@Truth Is King 24: Fair enough - I recommend you wait for others. If there's consensus to add it, it won't be reverted. TimTempleton (talk) (cont) 22:39, 2 September 2020 (UTC)Reply[reply]
  • Reject per previously stated reason it is undue ingiving to much weight and also (the latest rpoposal) seems worded to use wikipedia's voice. -----Snowded TALK 11:09, 3 September 2020 (UTC)Reply[reply]
Just two points here. First, wp:undue relates to debatable assertions. My contribution is indisputable. Anyone who wants to can easily check the book and verify its accuracy. Accordingly "undue" is not just wrong, it is actually irrelevant. It could not apply here. There is nothing in my contribution that states that Reich is right, just that he says it. The contrary opinion would be that the book does not say that, and, hey, it does. Second, it is all of 149 words long. How could it make sense to say that such a brief contribution could, somehow, constitute undue weight. It summarizes a whole chapter. And the assertions I summarize have received a lot of attention as the Kahn letter referenced in the article, shows. Truth Is King 24 (talk) 00:14, 4 September 2020 (UTC)Reply[reply]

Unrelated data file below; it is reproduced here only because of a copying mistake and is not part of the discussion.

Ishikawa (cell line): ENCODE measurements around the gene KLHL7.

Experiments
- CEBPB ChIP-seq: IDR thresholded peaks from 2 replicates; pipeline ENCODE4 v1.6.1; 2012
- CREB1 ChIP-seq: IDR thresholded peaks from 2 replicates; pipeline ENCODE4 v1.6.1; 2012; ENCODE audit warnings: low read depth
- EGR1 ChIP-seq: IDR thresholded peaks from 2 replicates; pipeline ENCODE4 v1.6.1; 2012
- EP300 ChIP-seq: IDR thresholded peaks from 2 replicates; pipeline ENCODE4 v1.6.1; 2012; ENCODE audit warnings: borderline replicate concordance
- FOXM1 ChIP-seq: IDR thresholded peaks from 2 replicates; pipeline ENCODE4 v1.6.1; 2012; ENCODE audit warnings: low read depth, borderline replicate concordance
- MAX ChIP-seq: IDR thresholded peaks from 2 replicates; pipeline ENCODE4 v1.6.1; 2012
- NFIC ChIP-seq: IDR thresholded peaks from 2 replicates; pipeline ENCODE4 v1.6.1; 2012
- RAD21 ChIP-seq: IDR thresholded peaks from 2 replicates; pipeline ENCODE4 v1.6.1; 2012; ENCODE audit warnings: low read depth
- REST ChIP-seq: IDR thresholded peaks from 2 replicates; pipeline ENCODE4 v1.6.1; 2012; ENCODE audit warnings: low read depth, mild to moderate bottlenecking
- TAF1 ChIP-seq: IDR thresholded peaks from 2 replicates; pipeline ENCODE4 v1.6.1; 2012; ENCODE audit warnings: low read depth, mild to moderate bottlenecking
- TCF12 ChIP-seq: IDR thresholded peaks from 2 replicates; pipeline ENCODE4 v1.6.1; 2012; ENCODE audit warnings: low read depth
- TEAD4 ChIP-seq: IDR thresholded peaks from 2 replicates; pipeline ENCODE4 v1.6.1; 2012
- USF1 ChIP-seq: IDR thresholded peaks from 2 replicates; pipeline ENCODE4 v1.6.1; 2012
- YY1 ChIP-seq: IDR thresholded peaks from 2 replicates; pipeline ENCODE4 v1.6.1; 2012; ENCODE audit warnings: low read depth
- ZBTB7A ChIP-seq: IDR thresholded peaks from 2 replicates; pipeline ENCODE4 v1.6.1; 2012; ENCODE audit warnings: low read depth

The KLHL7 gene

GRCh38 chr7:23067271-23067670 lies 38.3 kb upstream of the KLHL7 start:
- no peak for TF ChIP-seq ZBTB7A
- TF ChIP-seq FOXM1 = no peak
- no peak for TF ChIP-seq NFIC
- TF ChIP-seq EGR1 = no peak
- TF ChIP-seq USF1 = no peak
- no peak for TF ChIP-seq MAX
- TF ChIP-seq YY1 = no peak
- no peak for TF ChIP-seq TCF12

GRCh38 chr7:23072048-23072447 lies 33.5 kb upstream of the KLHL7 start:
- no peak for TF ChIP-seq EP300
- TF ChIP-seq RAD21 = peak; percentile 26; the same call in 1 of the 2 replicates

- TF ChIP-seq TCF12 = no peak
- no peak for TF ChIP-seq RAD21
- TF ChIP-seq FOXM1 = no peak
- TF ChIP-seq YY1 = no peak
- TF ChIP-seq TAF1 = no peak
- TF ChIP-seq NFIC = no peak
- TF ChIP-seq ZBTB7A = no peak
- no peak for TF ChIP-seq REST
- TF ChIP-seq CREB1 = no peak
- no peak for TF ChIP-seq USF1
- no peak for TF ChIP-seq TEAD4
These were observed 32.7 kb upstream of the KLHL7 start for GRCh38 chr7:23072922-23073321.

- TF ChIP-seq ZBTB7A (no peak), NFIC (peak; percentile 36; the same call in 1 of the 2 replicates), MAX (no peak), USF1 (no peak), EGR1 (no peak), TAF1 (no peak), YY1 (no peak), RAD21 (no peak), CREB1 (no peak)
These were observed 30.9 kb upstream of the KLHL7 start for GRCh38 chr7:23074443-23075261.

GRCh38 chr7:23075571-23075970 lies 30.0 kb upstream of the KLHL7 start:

• Oppose at least in its current form. It would have more chances to be considered WP:DUE if supported by secondary sources that focus on that chapter and writing a shorter text based on the interpretation of those sources. The other chapters are not covered this way and if you look at the article very little is sourced to the book itself (primary source). —PaleoNeonate – 23:23, 7 September 2020 (UTC)Reply[reply]
PaleoNeonate,snowded,Timtempleton OK, I'm going to leave this up, and see if I get any more comments, but given PNs position, I won't take it any further without further supportive input.Truth Is King 24 (talk) 01:27, 8 September 2020 (UTC)Reply[reply]

Figures off topic[edit]

All figures are misplaced here, because from outside sources, and thus not out of the book. This is completely misleading and the figures must immediately be removed!!!2A02:8108:9640:AC3:F518:E6AD:604F:3B95 (talk) 06:24, 8 August 2021 (UTC)Reply[reply]